Results. Median bed occupancy was 96.4%, and 66.7% of all patients hospitalised to the ward were less than 12 months old. Of all the admitted children, 27.6% had HIV infection, and 16.7% had tuberculosis (TB). Dual HIV and TB infection was present in 10.3% of all patients. Of all the children requiring high care, 23.1% were HIV infected. Approximately 50% of all children with HIV infection were on antiretroviral therapy. The annualised nurse-to-patient ratios were 1 registered nurse per 2.7 patients, and 1 professional nurse per 5.0 high-care patients. Fifty-six children died while in hospital, of whom 34 (60.7%) were HIV infected. Pneumonia was the main cause of death in both HIV-infected and uninfected children.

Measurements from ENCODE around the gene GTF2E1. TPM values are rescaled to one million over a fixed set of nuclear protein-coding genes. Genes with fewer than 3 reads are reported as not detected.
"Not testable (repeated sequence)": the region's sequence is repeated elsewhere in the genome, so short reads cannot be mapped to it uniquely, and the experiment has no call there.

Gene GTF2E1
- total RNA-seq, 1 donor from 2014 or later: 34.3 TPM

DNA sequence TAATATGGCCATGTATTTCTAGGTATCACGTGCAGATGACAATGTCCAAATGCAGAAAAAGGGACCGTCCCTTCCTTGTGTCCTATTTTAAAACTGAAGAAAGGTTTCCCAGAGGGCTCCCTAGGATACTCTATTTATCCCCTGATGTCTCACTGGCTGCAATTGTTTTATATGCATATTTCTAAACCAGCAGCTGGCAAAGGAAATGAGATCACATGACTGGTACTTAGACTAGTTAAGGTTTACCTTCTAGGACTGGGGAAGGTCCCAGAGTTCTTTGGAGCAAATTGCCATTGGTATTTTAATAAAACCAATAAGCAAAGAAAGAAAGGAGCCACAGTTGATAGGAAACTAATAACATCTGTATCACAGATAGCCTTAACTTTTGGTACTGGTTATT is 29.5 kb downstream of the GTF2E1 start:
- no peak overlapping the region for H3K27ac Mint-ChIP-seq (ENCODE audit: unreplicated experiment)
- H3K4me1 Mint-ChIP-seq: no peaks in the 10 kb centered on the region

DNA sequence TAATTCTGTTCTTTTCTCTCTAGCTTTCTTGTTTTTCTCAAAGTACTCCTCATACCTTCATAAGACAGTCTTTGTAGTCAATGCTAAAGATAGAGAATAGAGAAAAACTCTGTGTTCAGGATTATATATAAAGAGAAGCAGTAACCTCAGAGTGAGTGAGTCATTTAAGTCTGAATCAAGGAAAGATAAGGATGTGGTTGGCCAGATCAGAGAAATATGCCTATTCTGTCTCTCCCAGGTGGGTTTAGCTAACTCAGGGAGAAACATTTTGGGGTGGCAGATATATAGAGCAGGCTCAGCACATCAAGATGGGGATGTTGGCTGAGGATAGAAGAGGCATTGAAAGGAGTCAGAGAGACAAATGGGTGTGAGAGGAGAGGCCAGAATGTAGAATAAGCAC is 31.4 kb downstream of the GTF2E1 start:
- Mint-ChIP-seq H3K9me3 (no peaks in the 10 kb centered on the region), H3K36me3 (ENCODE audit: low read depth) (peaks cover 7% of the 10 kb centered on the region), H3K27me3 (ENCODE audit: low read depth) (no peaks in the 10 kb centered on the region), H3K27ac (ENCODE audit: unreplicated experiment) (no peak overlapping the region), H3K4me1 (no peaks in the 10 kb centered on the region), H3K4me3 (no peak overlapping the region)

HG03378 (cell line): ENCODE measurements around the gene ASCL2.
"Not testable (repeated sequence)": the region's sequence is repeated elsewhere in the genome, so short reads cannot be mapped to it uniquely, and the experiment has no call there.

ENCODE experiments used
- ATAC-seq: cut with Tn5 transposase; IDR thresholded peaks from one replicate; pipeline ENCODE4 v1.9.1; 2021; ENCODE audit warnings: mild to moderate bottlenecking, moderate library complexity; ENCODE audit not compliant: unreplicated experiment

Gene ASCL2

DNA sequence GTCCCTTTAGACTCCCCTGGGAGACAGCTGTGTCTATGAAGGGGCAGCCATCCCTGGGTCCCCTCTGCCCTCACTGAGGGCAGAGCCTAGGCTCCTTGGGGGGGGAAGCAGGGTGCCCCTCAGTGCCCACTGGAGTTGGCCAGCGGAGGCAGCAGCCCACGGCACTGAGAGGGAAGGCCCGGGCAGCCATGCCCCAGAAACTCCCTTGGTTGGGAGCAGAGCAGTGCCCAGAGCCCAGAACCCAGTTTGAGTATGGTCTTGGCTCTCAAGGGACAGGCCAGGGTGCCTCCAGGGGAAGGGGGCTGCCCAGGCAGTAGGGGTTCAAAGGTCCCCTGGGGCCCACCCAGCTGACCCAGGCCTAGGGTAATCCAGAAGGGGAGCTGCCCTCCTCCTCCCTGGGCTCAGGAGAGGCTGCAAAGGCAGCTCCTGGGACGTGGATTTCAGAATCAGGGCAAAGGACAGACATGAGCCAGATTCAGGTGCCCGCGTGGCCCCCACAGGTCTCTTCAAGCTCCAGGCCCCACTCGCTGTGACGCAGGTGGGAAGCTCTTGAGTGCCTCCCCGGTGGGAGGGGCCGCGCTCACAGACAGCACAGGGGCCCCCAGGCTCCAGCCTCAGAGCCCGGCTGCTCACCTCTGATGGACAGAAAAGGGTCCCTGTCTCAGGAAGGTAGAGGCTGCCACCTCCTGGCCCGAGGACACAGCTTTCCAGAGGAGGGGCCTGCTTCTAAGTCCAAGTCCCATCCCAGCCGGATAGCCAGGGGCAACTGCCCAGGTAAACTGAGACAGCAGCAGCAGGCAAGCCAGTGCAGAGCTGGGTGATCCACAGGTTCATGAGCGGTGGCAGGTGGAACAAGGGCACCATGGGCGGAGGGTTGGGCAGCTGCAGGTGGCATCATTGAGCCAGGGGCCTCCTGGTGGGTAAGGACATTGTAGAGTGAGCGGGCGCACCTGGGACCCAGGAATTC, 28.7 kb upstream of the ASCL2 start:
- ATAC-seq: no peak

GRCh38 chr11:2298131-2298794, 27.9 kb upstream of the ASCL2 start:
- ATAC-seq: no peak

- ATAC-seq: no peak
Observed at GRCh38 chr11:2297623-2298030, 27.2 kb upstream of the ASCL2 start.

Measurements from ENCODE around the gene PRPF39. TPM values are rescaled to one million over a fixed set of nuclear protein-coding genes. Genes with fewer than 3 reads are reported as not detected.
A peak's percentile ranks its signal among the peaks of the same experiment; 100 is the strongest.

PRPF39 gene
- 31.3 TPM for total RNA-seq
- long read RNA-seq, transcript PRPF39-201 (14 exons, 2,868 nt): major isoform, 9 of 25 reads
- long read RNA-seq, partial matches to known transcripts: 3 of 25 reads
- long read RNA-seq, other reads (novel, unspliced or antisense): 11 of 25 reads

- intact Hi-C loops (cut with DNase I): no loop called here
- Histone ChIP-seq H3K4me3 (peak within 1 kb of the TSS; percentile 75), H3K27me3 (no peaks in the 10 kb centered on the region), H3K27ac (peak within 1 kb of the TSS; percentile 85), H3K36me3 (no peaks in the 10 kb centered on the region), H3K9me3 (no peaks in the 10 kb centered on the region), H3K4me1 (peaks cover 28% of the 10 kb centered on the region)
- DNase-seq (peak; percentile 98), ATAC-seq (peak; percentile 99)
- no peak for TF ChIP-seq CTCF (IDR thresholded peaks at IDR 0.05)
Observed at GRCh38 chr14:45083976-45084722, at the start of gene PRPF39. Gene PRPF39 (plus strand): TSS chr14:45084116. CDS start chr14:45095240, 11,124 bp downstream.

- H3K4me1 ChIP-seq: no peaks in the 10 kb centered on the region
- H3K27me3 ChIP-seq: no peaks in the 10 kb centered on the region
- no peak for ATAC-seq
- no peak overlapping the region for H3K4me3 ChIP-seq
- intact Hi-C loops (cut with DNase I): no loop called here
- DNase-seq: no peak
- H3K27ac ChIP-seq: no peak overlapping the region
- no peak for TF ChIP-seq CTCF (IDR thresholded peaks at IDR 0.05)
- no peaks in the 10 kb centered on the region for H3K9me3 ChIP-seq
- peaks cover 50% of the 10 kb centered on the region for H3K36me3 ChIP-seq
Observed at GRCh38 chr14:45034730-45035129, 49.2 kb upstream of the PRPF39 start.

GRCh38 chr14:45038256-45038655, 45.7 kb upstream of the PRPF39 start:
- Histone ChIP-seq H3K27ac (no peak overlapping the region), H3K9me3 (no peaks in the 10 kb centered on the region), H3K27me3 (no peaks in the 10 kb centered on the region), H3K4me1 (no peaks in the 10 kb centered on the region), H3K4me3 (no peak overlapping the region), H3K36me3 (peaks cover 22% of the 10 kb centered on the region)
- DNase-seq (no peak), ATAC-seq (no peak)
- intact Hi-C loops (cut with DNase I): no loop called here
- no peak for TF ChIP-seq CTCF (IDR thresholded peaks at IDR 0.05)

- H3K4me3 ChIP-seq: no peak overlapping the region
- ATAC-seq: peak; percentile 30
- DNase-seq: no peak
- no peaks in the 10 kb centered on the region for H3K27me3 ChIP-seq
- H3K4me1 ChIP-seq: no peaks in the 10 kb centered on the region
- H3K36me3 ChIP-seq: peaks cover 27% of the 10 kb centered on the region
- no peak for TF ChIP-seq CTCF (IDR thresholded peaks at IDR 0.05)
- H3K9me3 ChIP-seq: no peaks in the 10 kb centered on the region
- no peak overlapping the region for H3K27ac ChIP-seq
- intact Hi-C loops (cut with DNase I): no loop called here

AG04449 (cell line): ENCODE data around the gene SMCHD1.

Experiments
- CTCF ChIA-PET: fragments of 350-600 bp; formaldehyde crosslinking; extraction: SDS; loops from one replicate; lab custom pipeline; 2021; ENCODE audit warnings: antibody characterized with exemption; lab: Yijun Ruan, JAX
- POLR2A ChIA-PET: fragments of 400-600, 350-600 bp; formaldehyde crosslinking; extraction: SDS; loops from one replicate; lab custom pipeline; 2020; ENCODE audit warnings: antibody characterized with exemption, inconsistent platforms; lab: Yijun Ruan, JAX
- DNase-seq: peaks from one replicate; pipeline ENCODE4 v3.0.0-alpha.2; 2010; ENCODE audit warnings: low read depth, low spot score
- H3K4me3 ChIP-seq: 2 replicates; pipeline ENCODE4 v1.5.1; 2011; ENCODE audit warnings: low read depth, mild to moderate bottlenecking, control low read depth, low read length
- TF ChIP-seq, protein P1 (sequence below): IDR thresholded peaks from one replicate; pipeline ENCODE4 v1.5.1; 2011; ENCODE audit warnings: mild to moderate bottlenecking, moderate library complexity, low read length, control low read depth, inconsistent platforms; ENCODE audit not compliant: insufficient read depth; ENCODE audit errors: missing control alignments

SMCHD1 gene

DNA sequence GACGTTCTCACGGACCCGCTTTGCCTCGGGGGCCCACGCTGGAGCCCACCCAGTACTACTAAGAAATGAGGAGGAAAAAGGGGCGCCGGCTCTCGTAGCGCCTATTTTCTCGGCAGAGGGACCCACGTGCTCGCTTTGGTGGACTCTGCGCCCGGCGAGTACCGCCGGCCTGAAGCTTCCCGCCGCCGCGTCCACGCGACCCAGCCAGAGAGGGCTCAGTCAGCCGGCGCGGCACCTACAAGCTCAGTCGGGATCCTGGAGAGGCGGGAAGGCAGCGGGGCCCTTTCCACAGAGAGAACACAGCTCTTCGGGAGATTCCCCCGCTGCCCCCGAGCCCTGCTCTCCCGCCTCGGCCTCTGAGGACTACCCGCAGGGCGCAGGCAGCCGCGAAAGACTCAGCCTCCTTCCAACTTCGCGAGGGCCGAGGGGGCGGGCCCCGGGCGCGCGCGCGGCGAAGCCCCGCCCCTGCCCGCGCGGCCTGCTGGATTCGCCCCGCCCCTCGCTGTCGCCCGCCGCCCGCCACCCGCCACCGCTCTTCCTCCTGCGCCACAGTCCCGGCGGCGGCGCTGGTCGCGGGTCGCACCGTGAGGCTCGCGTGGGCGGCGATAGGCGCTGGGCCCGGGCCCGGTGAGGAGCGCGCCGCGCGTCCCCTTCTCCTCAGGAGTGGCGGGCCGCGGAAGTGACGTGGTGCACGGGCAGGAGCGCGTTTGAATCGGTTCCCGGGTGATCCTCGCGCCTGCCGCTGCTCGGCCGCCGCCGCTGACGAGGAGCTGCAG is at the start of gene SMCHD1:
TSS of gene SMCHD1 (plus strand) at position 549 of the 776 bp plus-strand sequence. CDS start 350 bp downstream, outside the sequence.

Conclusion. Despite prevention of mother-to-child-transmission intervention and paediatric antiretroviral treatment programmes, HIV infection and TB contribute substantially to the general paediatric workload at the hospital. Work associated with specific nursing functions should be quantified so that patient / nurse ratios may be optimised.
Source: South African Journal of Child Health 3, pp 60 –63 (2009)More Less
Background. Urinalysis as a part of medical examination of fitness in schoolchildren is useful in detecting abnormalities that could identify early disease conditions.
Objective. To describe the urine examination findings in apparently healthy newly enrolled primary school entrants in Jos, Plateau.
Methods. Through a multistage stratified randomisation procedure, 650 apparently healthy pupils were selected to have a complete physical examination in the morning with mid-stream urine samples collection. The urine samples were examined for abnormalities using dipsticks.